weblog by Urs Gehrig

A weblog about libre software, law, technology, politics and the like.
Academic, Android, Apache, Apple, Art, Best Of, Biotech, Civil Society, Content Management, Cooking, Copyright, Creative Commons, Crosspost, Culture, Database, Deutsch, DRM, Economy, Education, Event, Gadget, General, Geodata, Government, Health, Howto, Humor, Innovation, Intellectual Property, Java, Language, LaTeX, Law, Linux, Media, Moblog, Mozilla, Music, Office, Open Content, Open Source, P2P, PHP, Podcast, Politics, Privacy, Projects, Random Thought, Rant, Science, Search, Social Network, Software, Sport, Talks, Technology, Technology Transfer, Travelling, Weblog, Wiki, Wireless and Mobile, XML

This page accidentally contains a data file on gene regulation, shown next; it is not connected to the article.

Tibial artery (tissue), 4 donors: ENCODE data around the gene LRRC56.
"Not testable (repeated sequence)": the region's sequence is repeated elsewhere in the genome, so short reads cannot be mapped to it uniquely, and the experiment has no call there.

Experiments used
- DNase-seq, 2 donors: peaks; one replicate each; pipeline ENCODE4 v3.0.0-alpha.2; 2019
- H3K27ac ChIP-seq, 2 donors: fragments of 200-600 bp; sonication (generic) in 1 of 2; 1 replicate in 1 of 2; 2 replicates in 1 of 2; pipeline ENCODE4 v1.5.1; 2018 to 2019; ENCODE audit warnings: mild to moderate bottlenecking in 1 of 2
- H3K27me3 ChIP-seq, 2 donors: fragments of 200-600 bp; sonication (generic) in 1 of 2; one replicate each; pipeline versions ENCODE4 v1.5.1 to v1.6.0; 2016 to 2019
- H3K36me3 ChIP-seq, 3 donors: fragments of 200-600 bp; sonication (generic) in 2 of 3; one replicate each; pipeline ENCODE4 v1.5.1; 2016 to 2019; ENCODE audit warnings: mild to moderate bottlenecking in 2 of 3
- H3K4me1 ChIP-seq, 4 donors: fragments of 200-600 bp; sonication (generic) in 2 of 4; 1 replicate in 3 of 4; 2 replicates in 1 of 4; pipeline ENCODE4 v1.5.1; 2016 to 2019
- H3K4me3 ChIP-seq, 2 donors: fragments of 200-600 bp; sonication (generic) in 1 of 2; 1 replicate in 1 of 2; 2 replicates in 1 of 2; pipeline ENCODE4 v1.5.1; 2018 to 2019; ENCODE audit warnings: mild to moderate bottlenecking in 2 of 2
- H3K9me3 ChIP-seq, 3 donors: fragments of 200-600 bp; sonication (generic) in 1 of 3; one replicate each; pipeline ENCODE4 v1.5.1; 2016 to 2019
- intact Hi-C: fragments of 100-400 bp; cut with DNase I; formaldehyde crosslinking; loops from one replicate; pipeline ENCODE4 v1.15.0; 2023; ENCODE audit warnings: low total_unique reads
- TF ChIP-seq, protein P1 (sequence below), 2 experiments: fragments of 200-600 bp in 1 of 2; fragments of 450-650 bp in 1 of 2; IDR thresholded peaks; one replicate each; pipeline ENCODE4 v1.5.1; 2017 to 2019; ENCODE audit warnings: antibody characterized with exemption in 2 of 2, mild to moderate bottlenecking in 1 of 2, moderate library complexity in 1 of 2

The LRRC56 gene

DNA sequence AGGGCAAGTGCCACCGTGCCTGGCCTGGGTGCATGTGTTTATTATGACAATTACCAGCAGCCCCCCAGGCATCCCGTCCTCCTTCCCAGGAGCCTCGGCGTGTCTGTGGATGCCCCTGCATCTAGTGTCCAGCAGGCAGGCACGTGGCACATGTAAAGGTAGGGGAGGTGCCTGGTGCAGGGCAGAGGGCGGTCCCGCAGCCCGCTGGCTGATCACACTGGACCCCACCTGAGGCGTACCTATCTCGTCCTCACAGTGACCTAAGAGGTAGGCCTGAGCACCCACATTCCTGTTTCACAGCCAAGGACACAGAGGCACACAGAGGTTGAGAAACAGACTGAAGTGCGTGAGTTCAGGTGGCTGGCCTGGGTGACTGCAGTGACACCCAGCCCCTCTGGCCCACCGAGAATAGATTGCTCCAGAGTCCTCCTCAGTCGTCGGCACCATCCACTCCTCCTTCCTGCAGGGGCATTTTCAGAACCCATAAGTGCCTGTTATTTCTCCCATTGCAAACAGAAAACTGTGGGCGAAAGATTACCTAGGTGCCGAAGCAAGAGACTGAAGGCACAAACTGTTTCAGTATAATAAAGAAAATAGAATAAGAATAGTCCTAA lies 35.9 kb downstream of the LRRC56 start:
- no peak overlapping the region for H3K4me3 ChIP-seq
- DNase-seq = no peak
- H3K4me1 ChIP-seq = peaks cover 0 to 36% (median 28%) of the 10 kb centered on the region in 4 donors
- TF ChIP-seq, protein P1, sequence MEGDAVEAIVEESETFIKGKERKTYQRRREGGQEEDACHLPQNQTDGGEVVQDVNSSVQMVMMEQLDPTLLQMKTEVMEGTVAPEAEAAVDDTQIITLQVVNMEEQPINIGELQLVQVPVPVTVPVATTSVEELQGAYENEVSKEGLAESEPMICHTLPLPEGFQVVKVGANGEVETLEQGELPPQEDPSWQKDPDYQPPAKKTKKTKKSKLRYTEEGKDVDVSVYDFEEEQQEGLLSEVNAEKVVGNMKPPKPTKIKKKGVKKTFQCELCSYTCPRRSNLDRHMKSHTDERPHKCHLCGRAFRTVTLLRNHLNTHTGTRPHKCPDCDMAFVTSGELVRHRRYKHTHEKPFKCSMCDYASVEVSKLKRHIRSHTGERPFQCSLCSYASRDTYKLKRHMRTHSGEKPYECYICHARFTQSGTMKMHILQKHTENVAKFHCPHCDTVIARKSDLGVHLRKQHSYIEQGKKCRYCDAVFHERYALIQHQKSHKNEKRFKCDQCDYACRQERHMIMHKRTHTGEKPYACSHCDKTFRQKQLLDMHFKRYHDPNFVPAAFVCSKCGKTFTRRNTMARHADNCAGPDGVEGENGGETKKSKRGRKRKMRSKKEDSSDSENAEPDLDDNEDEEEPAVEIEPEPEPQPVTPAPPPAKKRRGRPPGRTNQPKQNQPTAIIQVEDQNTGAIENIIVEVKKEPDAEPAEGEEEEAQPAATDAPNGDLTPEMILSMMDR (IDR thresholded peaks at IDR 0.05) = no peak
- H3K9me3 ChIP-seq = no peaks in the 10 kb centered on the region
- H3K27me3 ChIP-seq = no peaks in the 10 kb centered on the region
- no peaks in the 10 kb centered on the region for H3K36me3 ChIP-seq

17. November 2005

Modifications on the $100 Laptop
@ 22:25:16

Last Monday I read the first time about the $100 Laptop of the MIT to be built for the One Laptop per Child (OLPC) initiative [1]. There will be no shop that is going to sell that Laptop, as I read on the introductional page. The Laptop roughly will be
a Linux-based, full-color, full-screen laptop that will use innovative power (including wind-up) and will be able to do most everything except store huge amounts of data. This rugged laptop will be WiFi-enabled and have USB ports galore. Its current specifications are: 500MHz, 1GB, 1 Megapixel.
So far quite impressive, if you keep $100 in mind. Nevertheless I would like to add the following;
  • To add a solar panel on the top of the Laptop case [2].
  • To add a foil keyboard to make it more robust [3].
  • To add more fixed Memory (>1GB).
  • To set up a Hardware-Kit to let students build their own Laptop.